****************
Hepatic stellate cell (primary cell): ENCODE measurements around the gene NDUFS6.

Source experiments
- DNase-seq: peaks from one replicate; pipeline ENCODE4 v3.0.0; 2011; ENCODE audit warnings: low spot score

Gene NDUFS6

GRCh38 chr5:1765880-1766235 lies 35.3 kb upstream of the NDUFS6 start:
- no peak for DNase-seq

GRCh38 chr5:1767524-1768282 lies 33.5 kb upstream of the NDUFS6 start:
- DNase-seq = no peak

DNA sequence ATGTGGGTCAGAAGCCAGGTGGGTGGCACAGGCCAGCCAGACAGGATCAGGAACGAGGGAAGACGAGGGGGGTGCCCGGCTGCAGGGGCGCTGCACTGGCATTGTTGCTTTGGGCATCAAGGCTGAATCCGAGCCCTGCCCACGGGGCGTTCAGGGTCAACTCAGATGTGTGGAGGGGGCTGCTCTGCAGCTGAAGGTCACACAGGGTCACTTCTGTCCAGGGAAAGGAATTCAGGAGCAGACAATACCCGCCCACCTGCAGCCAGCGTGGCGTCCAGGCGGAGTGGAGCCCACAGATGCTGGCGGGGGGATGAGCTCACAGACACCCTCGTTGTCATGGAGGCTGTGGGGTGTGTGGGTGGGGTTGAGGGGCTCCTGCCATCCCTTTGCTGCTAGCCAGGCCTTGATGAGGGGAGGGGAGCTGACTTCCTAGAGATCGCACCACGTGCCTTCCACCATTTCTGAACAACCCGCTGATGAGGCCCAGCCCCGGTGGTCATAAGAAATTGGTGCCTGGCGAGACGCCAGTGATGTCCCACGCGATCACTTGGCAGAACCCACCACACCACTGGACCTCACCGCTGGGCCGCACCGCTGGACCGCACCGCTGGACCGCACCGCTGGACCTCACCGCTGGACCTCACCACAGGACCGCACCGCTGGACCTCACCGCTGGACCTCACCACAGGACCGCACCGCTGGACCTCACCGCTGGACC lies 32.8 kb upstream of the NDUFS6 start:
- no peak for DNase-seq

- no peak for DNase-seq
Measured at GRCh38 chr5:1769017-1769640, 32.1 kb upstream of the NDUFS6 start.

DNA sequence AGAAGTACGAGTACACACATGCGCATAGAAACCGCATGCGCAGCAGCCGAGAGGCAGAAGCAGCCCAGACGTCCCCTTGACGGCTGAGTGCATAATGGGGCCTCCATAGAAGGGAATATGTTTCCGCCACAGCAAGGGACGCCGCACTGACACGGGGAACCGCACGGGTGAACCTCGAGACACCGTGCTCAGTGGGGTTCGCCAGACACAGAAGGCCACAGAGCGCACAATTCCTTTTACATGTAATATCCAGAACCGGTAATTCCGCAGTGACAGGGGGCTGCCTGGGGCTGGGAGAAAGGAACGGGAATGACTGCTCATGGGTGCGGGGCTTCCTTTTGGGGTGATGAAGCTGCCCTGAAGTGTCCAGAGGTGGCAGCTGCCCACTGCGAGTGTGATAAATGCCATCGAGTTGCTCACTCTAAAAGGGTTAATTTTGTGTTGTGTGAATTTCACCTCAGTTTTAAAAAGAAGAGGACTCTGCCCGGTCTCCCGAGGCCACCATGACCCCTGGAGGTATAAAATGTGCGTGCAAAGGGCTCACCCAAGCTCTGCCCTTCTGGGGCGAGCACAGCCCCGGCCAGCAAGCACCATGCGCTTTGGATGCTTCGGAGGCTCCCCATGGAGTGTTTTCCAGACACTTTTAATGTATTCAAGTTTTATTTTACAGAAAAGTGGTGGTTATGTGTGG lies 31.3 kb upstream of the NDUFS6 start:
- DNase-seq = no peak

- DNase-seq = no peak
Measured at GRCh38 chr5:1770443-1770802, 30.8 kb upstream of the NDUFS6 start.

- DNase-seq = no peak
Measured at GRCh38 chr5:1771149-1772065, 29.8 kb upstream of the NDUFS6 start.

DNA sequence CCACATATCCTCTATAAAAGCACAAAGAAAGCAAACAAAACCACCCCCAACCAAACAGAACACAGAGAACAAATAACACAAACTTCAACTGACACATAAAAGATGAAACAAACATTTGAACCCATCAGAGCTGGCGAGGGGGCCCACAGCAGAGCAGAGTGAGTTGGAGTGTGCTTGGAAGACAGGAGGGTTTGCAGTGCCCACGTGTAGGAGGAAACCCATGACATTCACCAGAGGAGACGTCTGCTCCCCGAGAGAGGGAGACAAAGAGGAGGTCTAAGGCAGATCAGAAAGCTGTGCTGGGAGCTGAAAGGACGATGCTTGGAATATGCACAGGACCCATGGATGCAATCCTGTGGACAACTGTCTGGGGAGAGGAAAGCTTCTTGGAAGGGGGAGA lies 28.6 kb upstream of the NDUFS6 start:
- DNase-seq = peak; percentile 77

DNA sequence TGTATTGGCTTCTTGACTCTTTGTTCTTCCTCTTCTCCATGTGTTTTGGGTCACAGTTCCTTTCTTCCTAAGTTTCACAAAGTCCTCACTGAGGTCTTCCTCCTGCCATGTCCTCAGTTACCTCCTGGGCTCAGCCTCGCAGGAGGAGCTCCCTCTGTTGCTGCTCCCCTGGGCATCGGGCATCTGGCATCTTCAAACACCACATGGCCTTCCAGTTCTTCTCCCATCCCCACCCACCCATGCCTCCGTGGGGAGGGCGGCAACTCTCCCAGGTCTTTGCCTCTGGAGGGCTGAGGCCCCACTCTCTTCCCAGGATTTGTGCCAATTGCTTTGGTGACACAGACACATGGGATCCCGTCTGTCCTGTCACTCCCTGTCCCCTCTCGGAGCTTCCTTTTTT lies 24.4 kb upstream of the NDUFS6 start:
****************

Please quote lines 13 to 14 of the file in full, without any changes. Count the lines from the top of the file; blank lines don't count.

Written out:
DNA sequence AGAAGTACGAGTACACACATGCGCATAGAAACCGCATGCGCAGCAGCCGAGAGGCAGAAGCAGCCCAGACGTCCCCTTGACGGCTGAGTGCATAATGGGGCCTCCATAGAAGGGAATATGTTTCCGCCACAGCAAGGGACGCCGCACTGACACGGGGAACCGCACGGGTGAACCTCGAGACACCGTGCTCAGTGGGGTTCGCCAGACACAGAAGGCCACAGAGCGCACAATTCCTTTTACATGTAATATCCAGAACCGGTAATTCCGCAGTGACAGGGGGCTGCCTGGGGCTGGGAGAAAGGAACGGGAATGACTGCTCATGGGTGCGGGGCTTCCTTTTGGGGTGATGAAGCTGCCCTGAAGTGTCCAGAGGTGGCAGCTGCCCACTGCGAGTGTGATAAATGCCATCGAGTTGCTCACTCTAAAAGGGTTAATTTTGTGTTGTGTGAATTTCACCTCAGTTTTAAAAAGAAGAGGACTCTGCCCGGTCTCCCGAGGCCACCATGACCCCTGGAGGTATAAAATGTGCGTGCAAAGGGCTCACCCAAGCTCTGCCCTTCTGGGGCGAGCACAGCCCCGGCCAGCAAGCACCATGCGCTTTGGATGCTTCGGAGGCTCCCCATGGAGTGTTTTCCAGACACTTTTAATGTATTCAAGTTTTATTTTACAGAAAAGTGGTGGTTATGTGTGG lies 31.3 kb upstream of the NDUFS6 start:
- DNase-seq = no peak